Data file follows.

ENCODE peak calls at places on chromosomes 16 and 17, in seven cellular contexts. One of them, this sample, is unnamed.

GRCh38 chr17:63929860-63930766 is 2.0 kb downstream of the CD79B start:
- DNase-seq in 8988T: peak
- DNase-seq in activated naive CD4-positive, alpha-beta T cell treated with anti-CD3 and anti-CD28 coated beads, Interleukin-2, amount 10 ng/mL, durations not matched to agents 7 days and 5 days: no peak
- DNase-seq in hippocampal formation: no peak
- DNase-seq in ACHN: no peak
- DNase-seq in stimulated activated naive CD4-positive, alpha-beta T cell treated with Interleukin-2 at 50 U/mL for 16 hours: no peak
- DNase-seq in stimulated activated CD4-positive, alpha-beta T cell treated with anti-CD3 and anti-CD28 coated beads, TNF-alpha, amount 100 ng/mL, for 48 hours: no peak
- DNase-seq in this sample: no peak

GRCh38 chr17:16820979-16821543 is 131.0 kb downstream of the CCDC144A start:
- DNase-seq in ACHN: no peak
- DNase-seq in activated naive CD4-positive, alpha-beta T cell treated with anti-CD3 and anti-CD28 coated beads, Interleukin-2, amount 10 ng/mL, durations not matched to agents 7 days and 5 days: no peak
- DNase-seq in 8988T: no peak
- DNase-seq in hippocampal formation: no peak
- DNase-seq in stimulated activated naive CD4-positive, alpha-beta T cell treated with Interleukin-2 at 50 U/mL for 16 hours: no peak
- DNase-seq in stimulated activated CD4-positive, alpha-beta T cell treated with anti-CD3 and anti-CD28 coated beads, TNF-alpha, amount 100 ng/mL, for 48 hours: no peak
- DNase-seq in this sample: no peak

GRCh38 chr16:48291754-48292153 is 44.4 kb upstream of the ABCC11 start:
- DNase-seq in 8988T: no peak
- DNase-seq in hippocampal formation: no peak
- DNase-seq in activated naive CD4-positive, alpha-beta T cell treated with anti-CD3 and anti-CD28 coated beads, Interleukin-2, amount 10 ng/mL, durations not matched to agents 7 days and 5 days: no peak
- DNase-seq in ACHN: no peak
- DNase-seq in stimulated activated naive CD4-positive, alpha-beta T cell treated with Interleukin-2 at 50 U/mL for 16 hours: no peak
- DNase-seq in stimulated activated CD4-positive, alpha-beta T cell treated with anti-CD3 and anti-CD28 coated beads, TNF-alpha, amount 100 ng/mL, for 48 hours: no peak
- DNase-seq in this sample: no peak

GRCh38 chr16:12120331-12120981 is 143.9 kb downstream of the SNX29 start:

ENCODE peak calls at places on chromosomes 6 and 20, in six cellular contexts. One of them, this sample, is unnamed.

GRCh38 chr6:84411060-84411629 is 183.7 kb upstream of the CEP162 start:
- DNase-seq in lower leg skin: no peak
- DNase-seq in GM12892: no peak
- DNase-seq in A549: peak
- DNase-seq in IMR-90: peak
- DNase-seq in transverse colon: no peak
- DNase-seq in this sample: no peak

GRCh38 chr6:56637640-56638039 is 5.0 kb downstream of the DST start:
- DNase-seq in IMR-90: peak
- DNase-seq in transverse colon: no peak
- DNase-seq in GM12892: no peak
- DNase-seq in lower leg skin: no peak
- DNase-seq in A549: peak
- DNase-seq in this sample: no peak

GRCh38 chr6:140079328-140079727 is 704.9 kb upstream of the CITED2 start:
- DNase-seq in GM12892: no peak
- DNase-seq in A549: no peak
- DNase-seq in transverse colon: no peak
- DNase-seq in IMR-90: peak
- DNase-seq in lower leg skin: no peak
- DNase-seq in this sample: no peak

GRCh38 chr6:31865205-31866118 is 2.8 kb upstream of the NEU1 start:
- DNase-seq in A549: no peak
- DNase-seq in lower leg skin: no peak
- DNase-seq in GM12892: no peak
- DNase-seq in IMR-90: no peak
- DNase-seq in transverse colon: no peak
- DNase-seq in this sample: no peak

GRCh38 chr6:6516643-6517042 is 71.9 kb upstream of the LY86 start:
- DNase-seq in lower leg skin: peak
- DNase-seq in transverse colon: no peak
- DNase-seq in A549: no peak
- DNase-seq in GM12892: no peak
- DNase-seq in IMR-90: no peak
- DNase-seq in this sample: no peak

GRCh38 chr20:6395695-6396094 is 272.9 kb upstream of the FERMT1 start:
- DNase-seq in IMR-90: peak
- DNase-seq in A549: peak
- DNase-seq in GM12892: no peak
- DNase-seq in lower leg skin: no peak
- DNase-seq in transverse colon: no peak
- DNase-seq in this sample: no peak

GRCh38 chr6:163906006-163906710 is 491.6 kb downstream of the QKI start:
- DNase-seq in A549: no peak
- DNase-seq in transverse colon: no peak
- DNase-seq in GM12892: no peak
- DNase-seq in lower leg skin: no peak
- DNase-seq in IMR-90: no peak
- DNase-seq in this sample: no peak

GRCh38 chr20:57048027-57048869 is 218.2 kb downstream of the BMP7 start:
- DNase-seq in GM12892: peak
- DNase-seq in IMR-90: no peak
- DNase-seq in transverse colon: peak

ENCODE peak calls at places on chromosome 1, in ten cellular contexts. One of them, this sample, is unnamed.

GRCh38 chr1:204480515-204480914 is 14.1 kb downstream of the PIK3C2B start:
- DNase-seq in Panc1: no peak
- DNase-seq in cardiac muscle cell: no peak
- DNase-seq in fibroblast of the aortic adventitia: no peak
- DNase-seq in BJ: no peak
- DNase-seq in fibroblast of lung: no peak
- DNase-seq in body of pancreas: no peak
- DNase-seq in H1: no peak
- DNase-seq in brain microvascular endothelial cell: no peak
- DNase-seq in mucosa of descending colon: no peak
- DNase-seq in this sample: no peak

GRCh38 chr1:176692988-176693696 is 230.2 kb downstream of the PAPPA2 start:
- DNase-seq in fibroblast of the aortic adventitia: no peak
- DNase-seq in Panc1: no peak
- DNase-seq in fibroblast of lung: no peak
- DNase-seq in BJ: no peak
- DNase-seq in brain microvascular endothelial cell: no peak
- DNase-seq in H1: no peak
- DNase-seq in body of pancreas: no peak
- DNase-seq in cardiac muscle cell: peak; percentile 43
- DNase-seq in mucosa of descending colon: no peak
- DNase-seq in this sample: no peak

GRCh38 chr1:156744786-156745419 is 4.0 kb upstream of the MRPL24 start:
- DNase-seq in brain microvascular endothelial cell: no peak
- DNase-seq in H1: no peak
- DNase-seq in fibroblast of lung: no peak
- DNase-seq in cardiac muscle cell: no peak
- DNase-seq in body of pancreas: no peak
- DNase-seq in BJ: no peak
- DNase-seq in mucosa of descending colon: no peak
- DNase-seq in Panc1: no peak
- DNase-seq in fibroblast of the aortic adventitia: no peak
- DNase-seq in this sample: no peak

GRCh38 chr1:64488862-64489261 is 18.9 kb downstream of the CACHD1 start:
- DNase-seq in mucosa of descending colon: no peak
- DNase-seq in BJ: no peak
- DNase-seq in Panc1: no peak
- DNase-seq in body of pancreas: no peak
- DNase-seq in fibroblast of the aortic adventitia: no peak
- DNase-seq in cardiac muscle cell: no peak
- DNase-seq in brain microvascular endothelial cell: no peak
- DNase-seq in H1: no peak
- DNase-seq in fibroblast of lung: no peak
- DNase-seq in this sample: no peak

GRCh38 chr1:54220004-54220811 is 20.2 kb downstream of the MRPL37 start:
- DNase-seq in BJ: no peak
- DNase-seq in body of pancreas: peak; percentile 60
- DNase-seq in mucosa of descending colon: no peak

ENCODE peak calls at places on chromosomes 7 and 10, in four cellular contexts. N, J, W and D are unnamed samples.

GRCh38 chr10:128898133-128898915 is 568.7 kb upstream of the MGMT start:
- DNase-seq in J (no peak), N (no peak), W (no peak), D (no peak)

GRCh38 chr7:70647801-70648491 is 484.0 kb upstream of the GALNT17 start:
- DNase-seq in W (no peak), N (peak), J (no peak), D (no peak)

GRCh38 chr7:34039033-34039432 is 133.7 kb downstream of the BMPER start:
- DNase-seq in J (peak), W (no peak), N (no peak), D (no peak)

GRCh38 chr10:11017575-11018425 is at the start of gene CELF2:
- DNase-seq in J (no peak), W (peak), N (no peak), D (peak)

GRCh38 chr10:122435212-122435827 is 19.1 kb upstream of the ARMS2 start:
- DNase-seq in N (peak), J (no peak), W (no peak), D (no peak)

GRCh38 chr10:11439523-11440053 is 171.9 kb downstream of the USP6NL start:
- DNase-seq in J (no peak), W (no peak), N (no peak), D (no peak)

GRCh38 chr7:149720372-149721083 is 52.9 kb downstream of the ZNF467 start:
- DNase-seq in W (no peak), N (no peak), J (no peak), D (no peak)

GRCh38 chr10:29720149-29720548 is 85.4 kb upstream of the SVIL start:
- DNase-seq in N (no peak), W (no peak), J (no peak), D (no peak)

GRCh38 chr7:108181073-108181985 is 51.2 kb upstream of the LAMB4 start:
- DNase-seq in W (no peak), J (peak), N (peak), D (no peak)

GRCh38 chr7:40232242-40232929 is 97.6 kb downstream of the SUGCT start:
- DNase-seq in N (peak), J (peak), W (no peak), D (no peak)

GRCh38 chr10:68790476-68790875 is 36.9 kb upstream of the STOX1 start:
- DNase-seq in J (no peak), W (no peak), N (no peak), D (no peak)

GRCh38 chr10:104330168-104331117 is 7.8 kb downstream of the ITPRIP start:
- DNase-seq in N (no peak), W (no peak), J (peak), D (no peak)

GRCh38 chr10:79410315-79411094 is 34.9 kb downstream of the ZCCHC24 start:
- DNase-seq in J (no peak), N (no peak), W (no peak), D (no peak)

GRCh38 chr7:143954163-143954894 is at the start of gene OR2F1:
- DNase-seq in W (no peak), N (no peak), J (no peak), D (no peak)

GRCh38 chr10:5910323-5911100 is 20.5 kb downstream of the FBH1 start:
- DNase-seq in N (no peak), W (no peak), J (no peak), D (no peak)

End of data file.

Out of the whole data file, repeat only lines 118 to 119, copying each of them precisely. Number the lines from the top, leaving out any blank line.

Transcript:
- DNase-seq in Panc1: no peak
- DNase-seq in body of pancreas: no peak